Ony of my big criticisms of the N97 was it's insensitive touch screen. At the time I put this down to the fact that Nokia had chosen the older "resistive" technology rather than the more trendy "capacitive" screens used by the iPhone and most android devices. The N900 has not switched to capacitative, and yet the screen seems a great deal more responsive. I've not yet encountered the frequent false-clicks of the older model. Nokia claim that the advantage of a resistive screen is that you can be more precise. This is why the N900 has a concealed stylus which slides out of the front. It's not actually possible to use a stylus on a capacitative screen, so Nokia clearly see this as giving their customers wider choices.

The other major criticism of the N97 was that it seemed sluggish compared to the high-end phones: Once again this has seems to have been fixed. Even while multitasking the N900 seems to have the processing power to stay lively and responsive. This is no doubt a consequence of the shift to Nokia's next generation operating system. Maemo is the phone's biggest new feature: It's an operating system unlike anything I've seen before on a mobile, but oddly similar to almost everything I've used on my desktop.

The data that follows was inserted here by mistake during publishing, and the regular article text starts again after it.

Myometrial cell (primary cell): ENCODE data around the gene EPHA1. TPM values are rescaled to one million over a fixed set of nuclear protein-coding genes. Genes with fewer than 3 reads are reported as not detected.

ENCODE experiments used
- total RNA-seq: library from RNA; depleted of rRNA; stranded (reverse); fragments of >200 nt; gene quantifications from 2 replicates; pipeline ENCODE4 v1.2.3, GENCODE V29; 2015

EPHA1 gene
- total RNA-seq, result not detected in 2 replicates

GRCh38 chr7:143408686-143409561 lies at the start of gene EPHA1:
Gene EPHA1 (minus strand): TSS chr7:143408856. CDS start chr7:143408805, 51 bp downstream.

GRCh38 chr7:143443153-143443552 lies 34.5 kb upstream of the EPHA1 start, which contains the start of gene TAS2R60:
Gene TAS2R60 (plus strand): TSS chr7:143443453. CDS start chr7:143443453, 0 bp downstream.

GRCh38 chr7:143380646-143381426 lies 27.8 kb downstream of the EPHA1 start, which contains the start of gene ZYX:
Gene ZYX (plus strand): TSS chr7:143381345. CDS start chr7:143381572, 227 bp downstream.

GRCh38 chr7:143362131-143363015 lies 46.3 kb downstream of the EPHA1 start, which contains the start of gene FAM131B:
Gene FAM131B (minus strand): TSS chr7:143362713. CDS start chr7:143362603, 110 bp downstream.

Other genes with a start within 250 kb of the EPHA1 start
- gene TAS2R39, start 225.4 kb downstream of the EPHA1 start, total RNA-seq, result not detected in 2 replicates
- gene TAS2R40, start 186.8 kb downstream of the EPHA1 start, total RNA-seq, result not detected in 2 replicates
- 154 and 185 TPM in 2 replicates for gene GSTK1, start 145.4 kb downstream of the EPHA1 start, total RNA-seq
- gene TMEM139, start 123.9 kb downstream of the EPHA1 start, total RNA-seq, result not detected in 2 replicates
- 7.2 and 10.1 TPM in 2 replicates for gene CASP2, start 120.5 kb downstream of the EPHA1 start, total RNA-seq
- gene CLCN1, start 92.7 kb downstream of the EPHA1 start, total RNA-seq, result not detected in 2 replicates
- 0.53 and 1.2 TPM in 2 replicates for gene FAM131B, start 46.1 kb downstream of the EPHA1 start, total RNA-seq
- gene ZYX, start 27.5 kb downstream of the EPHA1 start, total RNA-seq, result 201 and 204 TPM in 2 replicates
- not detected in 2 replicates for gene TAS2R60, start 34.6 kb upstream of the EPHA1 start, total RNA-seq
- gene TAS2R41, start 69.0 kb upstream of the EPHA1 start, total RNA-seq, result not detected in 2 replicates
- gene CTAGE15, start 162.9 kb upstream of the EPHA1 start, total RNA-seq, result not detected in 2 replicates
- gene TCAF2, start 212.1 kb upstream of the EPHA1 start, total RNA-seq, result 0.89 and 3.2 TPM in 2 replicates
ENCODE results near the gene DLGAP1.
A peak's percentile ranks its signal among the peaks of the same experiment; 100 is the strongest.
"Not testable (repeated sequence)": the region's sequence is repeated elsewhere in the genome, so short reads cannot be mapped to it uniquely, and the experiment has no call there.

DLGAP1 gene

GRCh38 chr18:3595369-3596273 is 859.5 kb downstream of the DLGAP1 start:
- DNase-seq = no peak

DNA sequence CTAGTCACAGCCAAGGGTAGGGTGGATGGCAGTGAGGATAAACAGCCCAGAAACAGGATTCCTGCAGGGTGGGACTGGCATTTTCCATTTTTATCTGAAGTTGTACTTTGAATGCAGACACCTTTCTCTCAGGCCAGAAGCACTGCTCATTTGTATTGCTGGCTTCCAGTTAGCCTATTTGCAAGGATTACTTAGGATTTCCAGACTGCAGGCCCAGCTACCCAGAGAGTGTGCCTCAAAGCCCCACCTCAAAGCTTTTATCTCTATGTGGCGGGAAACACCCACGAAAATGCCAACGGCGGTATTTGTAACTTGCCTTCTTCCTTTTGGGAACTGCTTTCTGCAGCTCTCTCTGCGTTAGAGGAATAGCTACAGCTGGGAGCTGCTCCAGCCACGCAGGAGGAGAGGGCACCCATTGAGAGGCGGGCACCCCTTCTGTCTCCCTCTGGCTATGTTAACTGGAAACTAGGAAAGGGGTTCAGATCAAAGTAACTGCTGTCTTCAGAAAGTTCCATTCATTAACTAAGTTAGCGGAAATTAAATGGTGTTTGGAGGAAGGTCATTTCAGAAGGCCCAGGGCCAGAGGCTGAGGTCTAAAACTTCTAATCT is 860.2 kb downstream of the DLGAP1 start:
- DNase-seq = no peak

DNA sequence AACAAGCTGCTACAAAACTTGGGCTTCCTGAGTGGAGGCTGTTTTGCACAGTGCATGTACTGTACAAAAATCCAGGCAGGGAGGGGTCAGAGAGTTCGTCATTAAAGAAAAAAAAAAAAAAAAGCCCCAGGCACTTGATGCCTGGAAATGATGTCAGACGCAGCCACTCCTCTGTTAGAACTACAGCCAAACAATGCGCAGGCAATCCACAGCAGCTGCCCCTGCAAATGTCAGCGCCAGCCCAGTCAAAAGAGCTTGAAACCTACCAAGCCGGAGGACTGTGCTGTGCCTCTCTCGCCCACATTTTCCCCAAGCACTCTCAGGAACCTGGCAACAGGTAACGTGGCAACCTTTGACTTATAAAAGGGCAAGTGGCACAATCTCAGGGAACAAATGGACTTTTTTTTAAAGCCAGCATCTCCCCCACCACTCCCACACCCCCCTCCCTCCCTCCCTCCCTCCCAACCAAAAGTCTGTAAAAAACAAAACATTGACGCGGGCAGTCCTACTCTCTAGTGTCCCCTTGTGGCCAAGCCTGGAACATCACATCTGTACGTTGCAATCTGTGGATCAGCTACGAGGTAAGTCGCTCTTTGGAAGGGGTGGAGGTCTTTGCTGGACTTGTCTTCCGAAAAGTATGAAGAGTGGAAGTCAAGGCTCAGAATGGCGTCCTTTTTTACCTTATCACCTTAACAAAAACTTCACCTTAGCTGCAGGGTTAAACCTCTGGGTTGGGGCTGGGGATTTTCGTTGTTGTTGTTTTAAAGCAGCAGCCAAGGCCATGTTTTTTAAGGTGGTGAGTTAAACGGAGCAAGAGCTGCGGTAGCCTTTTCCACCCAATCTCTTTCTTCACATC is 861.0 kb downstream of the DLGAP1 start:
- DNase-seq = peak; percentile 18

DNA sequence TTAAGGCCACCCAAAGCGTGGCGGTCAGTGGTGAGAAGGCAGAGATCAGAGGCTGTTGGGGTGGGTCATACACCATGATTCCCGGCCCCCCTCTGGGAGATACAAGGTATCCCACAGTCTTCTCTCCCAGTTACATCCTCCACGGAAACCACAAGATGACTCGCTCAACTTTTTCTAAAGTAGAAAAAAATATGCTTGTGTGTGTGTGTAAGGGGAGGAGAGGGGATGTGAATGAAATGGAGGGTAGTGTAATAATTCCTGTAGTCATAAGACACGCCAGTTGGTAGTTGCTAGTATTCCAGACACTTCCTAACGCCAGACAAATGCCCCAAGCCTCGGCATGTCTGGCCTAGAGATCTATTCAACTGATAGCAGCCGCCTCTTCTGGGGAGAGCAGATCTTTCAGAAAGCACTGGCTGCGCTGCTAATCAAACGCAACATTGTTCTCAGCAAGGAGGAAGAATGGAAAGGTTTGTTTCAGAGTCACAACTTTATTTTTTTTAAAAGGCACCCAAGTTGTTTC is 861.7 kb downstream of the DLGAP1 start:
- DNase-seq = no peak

Unlike Symbian which was custom designed for telephony, Maemo was built for the Internet. The ability to make calls via the telephone network was a relatively recent addition to this operating system. As a consequence they've approached the idea of how telephone stuff ought to work in a radically different way: The most obvious benefit is that there's a single framework for calling which handles VOIP (e.g. Skype and Google Talk) in exactly the same consistent way as a "regular" phone call. Likewise the messaging infrastructure seamlessly integrates SMS text messages with twitter, facebook and email. It all seems connected to a degree I've never seen before.

I dont want to give the impression that it was entirely perfect: